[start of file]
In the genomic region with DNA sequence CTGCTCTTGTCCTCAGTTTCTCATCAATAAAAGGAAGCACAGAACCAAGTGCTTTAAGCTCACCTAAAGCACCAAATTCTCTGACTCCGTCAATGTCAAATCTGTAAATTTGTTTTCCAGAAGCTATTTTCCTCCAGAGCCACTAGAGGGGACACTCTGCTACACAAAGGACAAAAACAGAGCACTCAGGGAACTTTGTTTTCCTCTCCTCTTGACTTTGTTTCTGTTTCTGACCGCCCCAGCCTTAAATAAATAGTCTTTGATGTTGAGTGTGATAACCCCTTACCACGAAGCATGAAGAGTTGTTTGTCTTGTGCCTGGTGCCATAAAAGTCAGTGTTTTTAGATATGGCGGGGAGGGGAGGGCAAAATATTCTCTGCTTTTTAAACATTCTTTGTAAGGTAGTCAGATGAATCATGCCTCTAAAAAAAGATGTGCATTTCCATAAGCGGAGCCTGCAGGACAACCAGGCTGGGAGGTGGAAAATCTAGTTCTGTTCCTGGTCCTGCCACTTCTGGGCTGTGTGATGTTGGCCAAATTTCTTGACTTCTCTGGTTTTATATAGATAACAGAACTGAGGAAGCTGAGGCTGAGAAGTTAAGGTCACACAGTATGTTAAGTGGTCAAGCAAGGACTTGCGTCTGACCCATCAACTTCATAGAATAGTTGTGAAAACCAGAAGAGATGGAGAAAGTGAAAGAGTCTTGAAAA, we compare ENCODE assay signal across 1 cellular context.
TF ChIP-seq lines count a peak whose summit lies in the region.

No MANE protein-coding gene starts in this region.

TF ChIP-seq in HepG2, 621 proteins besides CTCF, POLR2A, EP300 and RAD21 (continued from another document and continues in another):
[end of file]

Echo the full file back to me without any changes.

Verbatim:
In the genomic region with DNA sequence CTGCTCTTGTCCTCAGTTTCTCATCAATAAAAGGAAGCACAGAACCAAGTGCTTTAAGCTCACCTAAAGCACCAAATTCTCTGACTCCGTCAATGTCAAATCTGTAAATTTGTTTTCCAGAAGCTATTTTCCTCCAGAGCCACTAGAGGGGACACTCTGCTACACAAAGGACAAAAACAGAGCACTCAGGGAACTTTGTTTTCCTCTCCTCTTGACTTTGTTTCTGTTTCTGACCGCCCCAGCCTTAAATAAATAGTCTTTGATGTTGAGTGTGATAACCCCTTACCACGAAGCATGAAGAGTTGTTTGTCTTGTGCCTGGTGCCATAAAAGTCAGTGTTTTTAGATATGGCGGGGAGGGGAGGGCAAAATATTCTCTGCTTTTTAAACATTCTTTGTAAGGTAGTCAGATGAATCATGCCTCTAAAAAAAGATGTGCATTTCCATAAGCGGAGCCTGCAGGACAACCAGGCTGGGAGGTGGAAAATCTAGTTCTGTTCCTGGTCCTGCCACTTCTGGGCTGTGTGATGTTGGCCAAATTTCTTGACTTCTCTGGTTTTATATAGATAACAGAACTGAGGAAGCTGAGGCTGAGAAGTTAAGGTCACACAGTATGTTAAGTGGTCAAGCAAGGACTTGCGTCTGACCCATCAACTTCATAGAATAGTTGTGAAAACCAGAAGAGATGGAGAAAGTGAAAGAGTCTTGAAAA, we compare ENCODE assay signal across 1 cellular context.
TF ChIP-seq lines count a peak whose summit lies in the region.

No MANE protein-coding gene starts in this region.

TF ChIP-seq in HepG2, 621 proteins besides CTCF, POLR2A, EP300 and RAD21 (continued from another document and continues in another):